Unravel the Mystery of Food

Rest easy, it’s not rocket science!

Cruising through the grocery store and weeding through a plethora of food choices, all while attempting to demystify the information on nutrition labels, can be time consuming, frustrating and confusing.

Rest easy, it’s not rocket science! When we start paying attention to a few crucial things on nutrition labels, it can empower us to make better choices and shop smart. Here are a few things to pay attention to:

Serving size. Pay attention to the amount per serving as well as the number of servings per container. According to the American Dietetic Association, a serving size is a standardized amount of food. (Portion size is the amount we decide to consume.)

Nutrient value. The nutritional values listed on the label are based on the serving size. The percentage of nutrients are based on recommendations for a 2000-calorie meal plan.

Calories. Calories provide a measure of how much energy you get from a serving of food. Calories on the label help you manage maintaining weight, losing weight or gaining weight. Aim at 30 percent or fewer total calories from fat. Over-consuming calories is linked to overweight and obesity.

The high and low of daily values. Daily values are listed as percentages based on a 2000-calorie diet. 5 percent or less is low — aim to consume foods that are low in fat, saturated fat, cholesterol and sodium. Saturated fat and cholesterol are linked to heart disease. High levels of sodium are linked to high blood pressure. 20 percent or higher is high — aim to consume foods that are high in vitamins, minerals and fiber. Eating more of these nutrients leads to improved health and also helps reduce risk of certain diseases and health conditions. Consuming enough calcium may reduce the risk of osteoporosis. Eating a diet high in dietary fiber promotes healthy bowel function and reduces the risk of heart disease.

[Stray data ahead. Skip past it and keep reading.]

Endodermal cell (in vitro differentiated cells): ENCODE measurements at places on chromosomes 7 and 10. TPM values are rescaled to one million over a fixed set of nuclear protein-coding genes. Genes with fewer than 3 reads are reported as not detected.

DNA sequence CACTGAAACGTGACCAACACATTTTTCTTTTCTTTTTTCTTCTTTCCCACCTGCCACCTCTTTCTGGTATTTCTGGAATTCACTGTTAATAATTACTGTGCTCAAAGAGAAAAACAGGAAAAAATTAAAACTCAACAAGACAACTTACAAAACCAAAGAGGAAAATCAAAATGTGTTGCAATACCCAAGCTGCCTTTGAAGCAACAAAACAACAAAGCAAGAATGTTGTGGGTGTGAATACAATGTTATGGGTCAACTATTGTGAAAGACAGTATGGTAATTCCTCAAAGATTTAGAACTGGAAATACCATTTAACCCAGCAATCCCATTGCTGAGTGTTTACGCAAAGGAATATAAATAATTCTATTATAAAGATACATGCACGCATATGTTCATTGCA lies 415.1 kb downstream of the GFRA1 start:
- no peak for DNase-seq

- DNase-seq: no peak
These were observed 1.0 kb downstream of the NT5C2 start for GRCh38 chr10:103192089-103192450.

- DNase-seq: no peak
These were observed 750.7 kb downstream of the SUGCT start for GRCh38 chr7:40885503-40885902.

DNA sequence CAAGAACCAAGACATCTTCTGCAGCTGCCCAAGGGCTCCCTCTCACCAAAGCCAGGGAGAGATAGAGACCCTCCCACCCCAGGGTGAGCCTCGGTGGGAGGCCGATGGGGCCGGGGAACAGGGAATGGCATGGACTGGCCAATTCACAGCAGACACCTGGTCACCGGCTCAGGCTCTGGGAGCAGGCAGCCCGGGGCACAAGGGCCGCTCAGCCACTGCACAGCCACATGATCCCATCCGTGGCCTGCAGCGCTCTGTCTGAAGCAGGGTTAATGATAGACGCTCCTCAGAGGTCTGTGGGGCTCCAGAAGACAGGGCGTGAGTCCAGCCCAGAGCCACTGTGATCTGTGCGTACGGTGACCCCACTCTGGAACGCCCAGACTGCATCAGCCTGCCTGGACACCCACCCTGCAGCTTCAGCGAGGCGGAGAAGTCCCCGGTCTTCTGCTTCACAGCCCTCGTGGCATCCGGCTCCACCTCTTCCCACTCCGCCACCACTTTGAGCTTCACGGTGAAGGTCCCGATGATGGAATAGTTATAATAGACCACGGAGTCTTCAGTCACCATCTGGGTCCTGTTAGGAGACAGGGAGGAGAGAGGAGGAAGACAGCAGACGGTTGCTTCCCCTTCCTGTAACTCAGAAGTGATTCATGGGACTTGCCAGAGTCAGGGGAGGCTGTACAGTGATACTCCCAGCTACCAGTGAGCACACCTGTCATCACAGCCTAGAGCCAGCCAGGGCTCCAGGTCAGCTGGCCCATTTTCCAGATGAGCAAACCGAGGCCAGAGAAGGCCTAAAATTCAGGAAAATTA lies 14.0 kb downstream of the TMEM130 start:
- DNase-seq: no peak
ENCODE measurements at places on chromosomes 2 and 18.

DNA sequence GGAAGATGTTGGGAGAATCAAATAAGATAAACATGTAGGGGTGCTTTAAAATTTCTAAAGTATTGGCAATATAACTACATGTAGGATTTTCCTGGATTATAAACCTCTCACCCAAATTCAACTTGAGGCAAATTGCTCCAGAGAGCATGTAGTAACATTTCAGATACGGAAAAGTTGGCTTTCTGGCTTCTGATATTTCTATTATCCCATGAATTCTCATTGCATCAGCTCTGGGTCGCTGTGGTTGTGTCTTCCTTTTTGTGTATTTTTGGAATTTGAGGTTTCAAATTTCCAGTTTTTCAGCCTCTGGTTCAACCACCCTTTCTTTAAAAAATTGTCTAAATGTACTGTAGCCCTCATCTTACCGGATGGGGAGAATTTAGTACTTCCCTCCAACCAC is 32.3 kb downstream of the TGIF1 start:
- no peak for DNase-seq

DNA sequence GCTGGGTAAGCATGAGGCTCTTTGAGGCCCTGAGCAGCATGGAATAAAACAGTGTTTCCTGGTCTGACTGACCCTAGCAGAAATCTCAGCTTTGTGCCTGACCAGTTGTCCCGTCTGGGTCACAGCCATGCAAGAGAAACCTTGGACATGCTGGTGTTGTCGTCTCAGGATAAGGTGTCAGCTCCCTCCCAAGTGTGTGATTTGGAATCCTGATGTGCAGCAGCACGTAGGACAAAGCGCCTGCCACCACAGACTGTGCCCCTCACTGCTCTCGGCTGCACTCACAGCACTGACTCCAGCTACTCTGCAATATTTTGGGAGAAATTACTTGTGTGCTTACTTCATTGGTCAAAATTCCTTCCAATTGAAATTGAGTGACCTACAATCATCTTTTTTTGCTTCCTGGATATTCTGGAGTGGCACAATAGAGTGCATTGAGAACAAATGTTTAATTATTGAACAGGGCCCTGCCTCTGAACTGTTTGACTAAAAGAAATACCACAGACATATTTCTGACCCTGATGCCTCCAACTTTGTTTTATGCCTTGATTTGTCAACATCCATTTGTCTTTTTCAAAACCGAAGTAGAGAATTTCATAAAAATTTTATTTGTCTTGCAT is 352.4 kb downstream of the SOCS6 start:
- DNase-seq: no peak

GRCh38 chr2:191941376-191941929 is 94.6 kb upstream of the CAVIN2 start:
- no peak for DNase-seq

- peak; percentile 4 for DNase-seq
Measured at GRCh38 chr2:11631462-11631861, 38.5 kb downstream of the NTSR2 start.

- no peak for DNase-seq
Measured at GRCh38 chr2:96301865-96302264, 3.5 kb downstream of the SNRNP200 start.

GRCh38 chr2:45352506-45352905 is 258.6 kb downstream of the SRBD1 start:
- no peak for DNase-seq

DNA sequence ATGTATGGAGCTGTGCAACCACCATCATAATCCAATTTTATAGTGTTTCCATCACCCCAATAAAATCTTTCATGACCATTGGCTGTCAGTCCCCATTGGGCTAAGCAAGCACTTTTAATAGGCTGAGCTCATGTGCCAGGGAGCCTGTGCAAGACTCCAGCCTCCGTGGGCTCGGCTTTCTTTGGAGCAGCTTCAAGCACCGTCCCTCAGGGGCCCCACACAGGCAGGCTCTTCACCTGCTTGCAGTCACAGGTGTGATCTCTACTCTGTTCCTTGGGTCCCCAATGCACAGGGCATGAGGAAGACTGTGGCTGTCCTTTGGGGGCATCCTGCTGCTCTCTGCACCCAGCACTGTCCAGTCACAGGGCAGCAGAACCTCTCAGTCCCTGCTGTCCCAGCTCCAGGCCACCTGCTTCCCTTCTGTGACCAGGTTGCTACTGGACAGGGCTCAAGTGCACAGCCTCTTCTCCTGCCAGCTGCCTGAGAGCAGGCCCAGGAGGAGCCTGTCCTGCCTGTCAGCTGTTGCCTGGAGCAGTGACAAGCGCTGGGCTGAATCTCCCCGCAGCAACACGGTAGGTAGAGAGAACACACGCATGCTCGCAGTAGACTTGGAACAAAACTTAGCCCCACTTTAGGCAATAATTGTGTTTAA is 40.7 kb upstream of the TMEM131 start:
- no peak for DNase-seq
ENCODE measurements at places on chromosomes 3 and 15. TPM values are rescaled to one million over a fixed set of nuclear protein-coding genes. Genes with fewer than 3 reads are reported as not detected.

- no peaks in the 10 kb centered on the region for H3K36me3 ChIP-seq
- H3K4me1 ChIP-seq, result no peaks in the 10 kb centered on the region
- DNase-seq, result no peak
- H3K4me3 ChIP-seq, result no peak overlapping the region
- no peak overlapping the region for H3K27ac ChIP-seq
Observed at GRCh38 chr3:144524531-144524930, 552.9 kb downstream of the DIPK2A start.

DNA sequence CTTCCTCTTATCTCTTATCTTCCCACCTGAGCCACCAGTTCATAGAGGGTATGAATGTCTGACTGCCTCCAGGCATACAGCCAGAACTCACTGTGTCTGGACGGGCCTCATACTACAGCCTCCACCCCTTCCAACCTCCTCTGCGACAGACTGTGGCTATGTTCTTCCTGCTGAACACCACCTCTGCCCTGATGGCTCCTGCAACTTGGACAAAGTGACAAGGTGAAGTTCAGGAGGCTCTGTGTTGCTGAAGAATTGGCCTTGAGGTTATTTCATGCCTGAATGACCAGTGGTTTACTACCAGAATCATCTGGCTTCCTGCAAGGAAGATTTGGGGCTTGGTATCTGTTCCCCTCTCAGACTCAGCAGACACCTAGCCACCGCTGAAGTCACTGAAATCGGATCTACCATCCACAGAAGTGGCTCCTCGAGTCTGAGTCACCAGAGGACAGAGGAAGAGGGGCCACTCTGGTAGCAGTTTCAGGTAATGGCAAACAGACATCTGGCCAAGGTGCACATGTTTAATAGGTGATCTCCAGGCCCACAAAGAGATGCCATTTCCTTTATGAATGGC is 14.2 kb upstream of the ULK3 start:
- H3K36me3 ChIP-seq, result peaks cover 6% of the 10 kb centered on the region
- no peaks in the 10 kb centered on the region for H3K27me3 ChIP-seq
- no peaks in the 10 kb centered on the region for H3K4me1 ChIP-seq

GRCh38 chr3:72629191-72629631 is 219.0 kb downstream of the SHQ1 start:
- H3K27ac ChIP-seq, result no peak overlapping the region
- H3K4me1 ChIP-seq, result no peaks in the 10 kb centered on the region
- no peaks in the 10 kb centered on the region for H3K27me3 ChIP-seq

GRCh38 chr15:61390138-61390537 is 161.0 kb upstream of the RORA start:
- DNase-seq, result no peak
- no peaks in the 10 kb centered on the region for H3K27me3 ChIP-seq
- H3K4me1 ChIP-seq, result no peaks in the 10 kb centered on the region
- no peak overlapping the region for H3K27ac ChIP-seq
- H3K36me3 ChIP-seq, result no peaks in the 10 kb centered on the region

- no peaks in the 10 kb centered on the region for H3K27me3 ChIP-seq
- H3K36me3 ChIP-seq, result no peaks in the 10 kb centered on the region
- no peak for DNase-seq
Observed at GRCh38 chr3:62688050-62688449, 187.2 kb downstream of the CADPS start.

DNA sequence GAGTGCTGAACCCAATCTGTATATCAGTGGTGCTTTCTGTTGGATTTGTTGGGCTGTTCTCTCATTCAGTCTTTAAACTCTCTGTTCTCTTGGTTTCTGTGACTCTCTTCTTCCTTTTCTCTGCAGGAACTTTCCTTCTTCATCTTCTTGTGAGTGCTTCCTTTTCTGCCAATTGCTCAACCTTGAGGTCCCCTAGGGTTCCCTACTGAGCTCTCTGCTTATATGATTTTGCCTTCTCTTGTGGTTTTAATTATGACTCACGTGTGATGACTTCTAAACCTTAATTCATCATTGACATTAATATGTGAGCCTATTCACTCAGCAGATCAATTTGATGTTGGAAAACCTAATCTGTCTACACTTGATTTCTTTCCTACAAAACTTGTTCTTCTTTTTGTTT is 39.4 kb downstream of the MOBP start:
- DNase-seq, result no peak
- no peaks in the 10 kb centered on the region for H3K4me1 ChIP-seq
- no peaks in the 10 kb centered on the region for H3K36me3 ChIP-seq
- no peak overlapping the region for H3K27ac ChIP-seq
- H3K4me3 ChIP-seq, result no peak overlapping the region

Additional nutrients. 

Protein: Daily value percentage of proteins are not required to be listed on the label, as most Americans get enough protein in their diet. Choose to consume moderate portions of lean protein sources such as beans, peanut butter, nuts, lean meat, poultry, fish, eggs, low-fat milk, yogurt and cheese.

Carbohydrates: Carbohydrates includes sugars, starches and fiber. Choose whole-grain breads, cereals, rice, pasta, whole fruits and vegetables.

Sugars: Sugars include natural and refined sugars. Choose foods that have natural sugars, such as fruits, milk and milk products. Minimize intake of foods with added sugars, such as soda, candy, cake and other desserts. Corn syrup, high-fructose corn syrup, fruit juice concentrate, cane sugar, maltose, dextrose, sucrose, honey and maple syrup are other names for sugar.

Ingredient list

Let’s take a look below at the nutrition labels of these two yogurt choices to make sense of the numbers and nutrients.

Note: No added sugars or sweeteners are on the list of ingredients for the plain yogurt, yet there are 4 grams of sugar listed on the label. This is because milk has naturally occurring sugars.

Lastly, always aim to minimize highly processed foods. Choose foods that are minimally processed and with ingredients that you can recognize. Include fruits and vegetables as part of your meals, they have no nutritional labels on them!

By paying attention to a few details, you are now a empowered grocery shopper.

First seen on The Indian SCENE